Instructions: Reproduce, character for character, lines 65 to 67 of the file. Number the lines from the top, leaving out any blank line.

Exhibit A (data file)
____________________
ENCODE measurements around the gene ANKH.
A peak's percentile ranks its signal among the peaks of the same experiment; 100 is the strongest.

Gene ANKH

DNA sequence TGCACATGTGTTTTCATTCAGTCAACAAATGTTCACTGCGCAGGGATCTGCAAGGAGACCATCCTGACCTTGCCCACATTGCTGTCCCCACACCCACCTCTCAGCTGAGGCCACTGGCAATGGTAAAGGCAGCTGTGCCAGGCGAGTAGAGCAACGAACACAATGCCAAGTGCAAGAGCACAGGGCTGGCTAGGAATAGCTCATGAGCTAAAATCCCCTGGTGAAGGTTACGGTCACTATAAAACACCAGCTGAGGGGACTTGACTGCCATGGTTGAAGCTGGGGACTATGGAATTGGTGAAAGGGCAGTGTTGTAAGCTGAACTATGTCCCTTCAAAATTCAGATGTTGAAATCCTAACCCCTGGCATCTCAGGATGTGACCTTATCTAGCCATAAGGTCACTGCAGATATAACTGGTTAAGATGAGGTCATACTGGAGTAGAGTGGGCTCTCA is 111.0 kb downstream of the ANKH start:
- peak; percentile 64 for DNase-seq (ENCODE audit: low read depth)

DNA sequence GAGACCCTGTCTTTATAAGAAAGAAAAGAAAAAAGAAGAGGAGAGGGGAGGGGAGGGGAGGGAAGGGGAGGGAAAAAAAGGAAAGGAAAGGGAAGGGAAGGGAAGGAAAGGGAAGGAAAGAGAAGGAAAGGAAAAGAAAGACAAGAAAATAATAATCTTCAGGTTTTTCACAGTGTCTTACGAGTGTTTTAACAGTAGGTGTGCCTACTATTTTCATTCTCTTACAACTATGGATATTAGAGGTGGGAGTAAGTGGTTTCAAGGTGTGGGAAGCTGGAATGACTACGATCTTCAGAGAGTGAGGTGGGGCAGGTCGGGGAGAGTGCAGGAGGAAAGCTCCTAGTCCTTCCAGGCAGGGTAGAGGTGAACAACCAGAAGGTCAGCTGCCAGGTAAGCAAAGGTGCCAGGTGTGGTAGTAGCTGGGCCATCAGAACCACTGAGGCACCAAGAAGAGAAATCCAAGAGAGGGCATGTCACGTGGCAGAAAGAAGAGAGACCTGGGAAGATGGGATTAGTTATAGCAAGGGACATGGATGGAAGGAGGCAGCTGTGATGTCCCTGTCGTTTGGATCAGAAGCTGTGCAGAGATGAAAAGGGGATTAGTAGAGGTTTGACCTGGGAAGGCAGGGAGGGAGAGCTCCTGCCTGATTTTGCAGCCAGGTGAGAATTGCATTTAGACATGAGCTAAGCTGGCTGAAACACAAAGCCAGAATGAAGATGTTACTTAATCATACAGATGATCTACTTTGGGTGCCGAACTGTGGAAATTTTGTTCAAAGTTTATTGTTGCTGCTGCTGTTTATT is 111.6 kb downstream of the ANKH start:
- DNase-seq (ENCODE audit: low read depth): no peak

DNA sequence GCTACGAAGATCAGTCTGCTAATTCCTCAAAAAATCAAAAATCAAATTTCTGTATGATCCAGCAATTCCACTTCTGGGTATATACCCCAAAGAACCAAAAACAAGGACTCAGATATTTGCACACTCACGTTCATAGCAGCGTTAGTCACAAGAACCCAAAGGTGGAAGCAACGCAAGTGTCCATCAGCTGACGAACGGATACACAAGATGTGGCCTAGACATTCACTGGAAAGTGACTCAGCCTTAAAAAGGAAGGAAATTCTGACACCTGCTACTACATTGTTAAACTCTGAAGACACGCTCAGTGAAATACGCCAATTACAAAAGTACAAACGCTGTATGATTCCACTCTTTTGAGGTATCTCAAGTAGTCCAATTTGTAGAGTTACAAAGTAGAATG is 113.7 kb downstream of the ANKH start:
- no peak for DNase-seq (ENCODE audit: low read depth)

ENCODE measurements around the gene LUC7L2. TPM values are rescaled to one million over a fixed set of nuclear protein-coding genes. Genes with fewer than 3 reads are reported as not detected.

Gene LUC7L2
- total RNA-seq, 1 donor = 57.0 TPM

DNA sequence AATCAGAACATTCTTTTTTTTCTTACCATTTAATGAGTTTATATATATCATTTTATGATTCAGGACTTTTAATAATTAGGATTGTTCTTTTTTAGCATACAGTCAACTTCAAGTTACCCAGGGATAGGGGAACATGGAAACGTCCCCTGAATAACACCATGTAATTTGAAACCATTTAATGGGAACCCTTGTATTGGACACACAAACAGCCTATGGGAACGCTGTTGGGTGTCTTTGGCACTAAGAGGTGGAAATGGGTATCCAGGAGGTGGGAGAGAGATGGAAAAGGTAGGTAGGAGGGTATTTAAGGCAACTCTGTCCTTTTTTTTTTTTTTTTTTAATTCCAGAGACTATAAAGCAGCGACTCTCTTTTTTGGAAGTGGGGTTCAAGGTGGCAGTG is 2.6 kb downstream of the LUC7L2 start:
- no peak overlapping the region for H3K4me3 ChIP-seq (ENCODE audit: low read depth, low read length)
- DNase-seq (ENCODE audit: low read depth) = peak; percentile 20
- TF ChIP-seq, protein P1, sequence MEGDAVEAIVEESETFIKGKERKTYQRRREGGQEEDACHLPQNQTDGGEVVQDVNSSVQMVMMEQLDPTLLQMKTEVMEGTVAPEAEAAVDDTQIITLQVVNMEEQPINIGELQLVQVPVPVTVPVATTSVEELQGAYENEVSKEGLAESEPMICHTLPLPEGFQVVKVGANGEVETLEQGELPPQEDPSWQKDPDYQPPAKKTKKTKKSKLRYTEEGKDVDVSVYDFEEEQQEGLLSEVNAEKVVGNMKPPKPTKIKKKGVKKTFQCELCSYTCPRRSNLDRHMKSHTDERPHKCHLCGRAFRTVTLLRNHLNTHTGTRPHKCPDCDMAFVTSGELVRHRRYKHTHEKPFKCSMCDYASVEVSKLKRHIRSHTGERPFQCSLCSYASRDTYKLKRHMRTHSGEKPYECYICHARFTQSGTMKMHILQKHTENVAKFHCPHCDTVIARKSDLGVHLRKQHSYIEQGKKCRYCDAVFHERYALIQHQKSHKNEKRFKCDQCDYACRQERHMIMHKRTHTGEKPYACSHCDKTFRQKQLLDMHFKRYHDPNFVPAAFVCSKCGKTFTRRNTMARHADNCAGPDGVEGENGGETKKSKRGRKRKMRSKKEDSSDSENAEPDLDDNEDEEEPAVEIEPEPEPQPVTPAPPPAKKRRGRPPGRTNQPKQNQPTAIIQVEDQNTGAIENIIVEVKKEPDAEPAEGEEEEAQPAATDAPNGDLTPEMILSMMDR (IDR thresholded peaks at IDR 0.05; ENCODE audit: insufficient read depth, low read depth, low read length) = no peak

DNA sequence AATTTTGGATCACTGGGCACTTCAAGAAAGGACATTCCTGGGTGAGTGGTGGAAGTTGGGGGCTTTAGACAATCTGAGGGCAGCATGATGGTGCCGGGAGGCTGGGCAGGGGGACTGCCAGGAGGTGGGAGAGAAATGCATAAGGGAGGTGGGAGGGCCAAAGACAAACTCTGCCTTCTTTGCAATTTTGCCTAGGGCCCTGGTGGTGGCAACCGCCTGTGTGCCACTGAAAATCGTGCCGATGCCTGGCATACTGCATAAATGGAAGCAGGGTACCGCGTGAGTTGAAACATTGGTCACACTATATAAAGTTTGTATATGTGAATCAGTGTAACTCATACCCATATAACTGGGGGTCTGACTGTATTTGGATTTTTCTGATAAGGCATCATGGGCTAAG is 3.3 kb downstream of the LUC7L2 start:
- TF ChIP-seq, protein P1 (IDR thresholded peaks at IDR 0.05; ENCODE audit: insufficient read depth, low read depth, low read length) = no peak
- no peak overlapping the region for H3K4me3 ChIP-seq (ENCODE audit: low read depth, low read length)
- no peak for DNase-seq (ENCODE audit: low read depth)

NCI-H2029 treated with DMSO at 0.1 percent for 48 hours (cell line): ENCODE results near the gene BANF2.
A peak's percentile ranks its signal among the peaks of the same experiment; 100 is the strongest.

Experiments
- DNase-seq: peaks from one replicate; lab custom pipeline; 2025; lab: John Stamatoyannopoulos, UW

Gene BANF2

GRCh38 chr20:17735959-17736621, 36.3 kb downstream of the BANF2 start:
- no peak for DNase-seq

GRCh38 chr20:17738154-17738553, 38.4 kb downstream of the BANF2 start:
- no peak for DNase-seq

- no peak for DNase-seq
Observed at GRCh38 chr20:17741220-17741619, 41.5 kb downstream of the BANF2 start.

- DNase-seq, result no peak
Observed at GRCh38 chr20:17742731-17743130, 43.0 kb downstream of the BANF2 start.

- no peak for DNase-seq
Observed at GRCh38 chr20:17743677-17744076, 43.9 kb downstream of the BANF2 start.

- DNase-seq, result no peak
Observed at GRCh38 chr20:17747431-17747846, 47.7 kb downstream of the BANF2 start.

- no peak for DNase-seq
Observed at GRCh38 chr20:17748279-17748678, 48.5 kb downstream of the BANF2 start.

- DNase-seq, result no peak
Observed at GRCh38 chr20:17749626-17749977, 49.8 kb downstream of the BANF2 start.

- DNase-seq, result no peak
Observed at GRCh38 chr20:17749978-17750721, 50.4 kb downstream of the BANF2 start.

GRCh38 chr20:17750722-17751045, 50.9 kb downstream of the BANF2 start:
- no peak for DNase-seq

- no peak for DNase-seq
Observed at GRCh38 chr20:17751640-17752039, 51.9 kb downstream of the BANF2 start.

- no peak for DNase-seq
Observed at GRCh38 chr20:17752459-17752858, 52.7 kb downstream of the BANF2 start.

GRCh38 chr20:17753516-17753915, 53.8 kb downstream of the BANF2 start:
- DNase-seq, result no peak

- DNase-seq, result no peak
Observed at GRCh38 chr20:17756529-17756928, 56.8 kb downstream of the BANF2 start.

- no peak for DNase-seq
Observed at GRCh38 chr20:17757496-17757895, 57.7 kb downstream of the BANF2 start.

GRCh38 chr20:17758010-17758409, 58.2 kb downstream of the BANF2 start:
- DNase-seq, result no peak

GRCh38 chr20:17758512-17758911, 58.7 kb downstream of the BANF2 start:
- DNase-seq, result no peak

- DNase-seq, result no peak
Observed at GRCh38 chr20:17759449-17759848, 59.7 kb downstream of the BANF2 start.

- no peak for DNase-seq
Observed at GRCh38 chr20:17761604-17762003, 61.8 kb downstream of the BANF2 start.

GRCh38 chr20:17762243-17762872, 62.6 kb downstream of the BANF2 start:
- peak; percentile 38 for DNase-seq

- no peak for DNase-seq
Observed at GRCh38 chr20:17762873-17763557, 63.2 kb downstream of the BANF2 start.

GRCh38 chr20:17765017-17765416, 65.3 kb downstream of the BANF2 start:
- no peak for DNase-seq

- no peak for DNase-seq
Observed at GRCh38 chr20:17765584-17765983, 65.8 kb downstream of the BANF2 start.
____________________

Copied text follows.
- peak; percentile 38 for DNase-seq

- no peak for DNase-seq
Observed at GRCh38 chr20:17762873-17763557, 63.2 kb downstream of the BANF2 start.